Strategic investments before 2012

In 2011, Tencent formed several strategic partnerships in China: among them, Kingsoft Corporation Limited, an Internet security software editor and eLong, Inc, a leading online travel service provider in China. Outside China, in addition of being active in the U.S.A., Russia, India, Vietnam, Thailand, Tencent acquired a majority stake in Riot Games, a Los Angeles-based developer and publisher of online video games. [2] In 2010, Tencent invested $300m in Digital Sky Technologies (DST) of Russia, bringing two internet powerhouses of the emerging markets together in a long-term strategic partnership.

Alibaba prepared the future of Alipay reaching an agreement with Yahoo!, and SoftBank. Alipay is a leader in China in providing payment processing services. Alibaba also developed operations in the U.S.A. and formed a partnership with Turkey’s Logo Group to reach Turkish companies.

Among others, Renren and Dangdang are listed on the New York Stock Exchange. We can expect more US IPOs by Chinese companies. There are at least 10 Chinese Internet companies which have made confidential filings through the Security Exchange Commission. Those Chinese tech companies aiming at an IPO are also growing their business through innovation.

to be continued …


[1] http://blogs.forrester.com/gina_sverdlov/12-01-04-global_social_technographics_update_2011_us_and_eu_mature_emerging_markets_show_lots_of_activity

[2] http://usa.chinadaily.com.cn/epaper/2011-03/01/content_12095412.htm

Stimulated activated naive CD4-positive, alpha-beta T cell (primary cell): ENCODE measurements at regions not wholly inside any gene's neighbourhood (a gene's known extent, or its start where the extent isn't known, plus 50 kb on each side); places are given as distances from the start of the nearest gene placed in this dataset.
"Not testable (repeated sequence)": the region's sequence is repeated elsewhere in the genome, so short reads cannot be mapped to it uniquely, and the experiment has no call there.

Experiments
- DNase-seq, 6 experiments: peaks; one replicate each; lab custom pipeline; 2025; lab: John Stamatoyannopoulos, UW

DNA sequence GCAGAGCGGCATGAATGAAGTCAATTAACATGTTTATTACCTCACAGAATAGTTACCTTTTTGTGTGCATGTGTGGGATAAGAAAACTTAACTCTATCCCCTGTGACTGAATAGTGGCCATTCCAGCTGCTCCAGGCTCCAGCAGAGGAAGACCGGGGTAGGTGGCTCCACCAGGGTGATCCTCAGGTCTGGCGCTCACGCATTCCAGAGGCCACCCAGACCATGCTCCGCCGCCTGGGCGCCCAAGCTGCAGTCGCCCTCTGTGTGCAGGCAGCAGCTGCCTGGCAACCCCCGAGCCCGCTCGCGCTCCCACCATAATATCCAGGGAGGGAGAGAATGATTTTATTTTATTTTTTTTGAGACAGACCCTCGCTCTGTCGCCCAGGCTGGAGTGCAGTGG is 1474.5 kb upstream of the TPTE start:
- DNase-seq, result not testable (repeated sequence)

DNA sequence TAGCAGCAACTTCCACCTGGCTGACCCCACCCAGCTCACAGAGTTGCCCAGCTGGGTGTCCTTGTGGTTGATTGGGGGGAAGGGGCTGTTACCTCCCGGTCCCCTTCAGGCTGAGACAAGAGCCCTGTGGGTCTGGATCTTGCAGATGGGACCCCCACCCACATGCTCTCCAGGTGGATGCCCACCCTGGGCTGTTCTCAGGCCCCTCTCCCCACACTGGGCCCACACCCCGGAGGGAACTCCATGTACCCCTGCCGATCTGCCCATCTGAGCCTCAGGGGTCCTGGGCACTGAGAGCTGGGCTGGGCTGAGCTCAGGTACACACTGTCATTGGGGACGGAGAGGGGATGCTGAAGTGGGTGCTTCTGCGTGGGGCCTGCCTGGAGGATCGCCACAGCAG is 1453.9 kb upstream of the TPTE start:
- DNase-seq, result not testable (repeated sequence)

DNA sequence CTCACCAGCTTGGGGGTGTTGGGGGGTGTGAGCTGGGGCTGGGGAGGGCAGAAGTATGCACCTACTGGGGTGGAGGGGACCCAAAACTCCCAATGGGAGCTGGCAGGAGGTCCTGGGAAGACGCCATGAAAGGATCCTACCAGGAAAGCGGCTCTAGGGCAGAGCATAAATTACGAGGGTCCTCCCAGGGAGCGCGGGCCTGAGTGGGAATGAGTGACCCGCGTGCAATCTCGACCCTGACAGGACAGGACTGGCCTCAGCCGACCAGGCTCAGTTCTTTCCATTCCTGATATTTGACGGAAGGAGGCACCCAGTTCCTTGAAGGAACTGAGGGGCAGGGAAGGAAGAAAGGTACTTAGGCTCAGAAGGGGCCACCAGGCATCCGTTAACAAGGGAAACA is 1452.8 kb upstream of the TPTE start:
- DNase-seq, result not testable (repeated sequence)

Chinese Internet industry ready to grow beyond borders (2/2)

Photo: Tencent home page

by Alban Fournier (http://www.value2020.net)

QQ ID: 1557637787

Alban Fournier is a graduate from Essec Management School in Paris. He has proficiency in Management, Change Management, Marketing and Consulting services. He has worked on various engagements with Schneider Electric and Tencent, the leading Chinese Internet company.

This is part two of an article on Chinese Internet companies

A success story named Tencent

Founded in November 1998, Tencent has grown into China’s largest and most used Internet service portal. In its ten year history, Tencent has been able to maintain steady and fast paced growth. In 2005, Tencent entered the social network market with QZone and Internet shopping with PaiPai.com platform. In 2006, the firm decided to compete directly with Baidu and Google with the launch of the Soso search engine.

above picture: the soso.com search engine: wait a minute, I think the graphic design vaguely rings a bell …

Tencent’s QQ Services is China’s largest and most used Internet service portal, with the largest customer base in the world. Key platform statistics are 647.6 million of active Instant Messaging (“IM”) user accounts and a peak of simultaneous online IM user accounts of 127.5 million. Active user accounts of Qzone, a social network included in QQ Instant Messaging, numbered 492 million. [2]